The crew of B for Baker were posted to 467 Squadron on the last day of 1943. They arrived at RAF Waddington, Lincolnshire, on the first day of 1944. It follows therefore that 2014 marks seventy years since the crew were operational. To mark this anniversary, I’ve planned a special project to be published on SomethingVeryBig over the next few months: 467 Postblog.
Drawing from a range of sources I’ve compiled a timeline, or a daily diary if you will, looking at events in Bomber Command as a whole and RAF Waddington and the crew of B for Baker in particular during the time that they were on the squadron. From tomorrow I’ll be publishing a post almost every day, following their story from the time they arrived in January 1944 until the fateful Lille operation some four and a half months later.
This period encompasses a good cross-section of Bomber Command operations, and includes some very significant raids. In the first couple of months we will see the crescendo of the Battle of Berlin, with the last mass raid on that city taking place on 23 March amongst a larger campaign of mass city-busting attacks. A week after the final Berlin raid comes the infamous Nuremberg operation. As we move into April, we will see how Bomber Command’s strategies change, in line with the Transportation Plan and other operations aimed at preparing the way for the planned invasion of occupied Europe. While the occasional large raid still happens on a big city like Munich in the latter part of April, for most of that month and the early part of May attacking forces become smaller, trips become shorter and marking techniques become increasingly more accurate. The changing tactics make this a particularly useful and interesting period to look at in some detail.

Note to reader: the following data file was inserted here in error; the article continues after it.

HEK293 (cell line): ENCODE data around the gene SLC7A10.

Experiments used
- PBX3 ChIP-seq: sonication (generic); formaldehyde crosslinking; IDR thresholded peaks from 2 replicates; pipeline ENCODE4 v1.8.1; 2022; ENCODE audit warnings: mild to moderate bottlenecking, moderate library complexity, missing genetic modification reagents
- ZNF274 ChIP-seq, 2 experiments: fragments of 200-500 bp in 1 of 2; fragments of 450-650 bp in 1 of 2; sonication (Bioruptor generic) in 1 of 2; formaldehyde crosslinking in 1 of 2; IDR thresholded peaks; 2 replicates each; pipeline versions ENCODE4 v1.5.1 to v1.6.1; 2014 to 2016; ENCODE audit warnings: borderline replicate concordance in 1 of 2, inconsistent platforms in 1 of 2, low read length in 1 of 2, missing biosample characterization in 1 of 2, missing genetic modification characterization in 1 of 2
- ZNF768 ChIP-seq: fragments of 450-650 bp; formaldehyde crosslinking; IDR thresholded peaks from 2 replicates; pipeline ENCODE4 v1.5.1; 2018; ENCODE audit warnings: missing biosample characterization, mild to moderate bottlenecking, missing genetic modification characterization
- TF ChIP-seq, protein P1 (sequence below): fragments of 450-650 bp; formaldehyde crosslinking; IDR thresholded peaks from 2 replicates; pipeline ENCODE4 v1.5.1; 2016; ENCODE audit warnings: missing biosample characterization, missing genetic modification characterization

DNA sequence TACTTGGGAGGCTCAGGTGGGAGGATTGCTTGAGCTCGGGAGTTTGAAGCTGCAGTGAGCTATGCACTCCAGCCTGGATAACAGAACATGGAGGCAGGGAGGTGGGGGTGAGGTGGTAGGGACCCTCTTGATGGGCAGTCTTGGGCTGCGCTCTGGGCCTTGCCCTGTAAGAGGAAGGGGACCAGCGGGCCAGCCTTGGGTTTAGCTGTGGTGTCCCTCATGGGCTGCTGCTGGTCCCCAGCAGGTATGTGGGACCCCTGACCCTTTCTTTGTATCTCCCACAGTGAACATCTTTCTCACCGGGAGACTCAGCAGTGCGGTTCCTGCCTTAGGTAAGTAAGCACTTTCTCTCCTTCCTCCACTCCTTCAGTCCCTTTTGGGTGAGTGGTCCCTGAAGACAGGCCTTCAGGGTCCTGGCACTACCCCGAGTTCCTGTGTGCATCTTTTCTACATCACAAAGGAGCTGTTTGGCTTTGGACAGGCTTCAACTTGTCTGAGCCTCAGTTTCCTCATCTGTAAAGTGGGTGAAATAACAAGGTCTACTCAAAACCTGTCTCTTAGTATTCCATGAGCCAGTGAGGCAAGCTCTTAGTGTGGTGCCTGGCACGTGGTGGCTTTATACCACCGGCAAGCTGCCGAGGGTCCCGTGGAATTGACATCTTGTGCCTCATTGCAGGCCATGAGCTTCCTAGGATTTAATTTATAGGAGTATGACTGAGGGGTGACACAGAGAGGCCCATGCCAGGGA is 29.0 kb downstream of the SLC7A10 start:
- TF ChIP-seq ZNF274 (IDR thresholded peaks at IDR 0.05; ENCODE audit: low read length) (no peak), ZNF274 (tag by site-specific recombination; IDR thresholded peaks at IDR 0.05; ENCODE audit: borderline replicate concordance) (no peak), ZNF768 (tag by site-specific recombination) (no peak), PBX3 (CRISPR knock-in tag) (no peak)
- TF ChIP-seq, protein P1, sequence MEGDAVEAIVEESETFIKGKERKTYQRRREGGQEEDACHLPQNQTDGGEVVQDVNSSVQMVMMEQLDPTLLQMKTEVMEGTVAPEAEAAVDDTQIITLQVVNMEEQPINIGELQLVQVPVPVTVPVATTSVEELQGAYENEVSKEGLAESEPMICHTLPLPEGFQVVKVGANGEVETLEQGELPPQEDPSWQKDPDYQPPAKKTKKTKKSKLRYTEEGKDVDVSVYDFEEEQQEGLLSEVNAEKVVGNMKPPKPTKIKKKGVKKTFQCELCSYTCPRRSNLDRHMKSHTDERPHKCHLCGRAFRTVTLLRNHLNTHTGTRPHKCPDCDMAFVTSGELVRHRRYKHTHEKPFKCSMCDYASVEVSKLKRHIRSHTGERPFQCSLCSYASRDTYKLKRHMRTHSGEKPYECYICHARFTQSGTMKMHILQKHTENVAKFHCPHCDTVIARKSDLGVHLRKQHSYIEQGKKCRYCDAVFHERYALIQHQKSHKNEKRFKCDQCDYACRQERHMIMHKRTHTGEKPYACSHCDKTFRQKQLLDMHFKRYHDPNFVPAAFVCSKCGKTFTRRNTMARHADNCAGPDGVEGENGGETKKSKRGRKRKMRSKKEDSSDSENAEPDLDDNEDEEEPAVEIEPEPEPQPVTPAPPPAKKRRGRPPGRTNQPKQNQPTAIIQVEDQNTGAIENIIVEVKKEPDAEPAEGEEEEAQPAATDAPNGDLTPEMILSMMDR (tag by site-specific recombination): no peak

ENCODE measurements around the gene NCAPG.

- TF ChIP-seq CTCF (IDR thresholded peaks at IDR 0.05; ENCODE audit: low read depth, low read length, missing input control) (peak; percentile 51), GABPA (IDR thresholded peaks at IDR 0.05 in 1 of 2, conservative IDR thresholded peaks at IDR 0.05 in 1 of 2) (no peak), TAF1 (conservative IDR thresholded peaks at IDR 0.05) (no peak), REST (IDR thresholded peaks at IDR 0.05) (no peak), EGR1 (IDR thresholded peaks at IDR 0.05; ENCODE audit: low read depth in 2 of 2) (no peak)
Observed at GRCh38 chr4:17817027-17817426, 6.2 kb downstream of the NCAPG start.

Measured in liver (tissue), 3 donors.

There were significant periods early on – in early February in particular – where the weather badly affected the bomber offensive. And it was a very long war so there were also days when, simply, nothing much of note happened. So there will be a few days for which I will summarise events into a single post – but all the important ones, particularly the operations in which any member of the crew was involved, will have their own entry to be published seventy years to the day after the events it covers. There will be descriptions of the big events of the time, but also some discussion of everyday life on the squadron and, where the information is available, what the crew themselves got up to.
Almost a year in the making, this is a type of project well-suited to digital publication. Sections will be added in close to real time and the whole project will grow as time goes by.
© 2013 Adam Purcell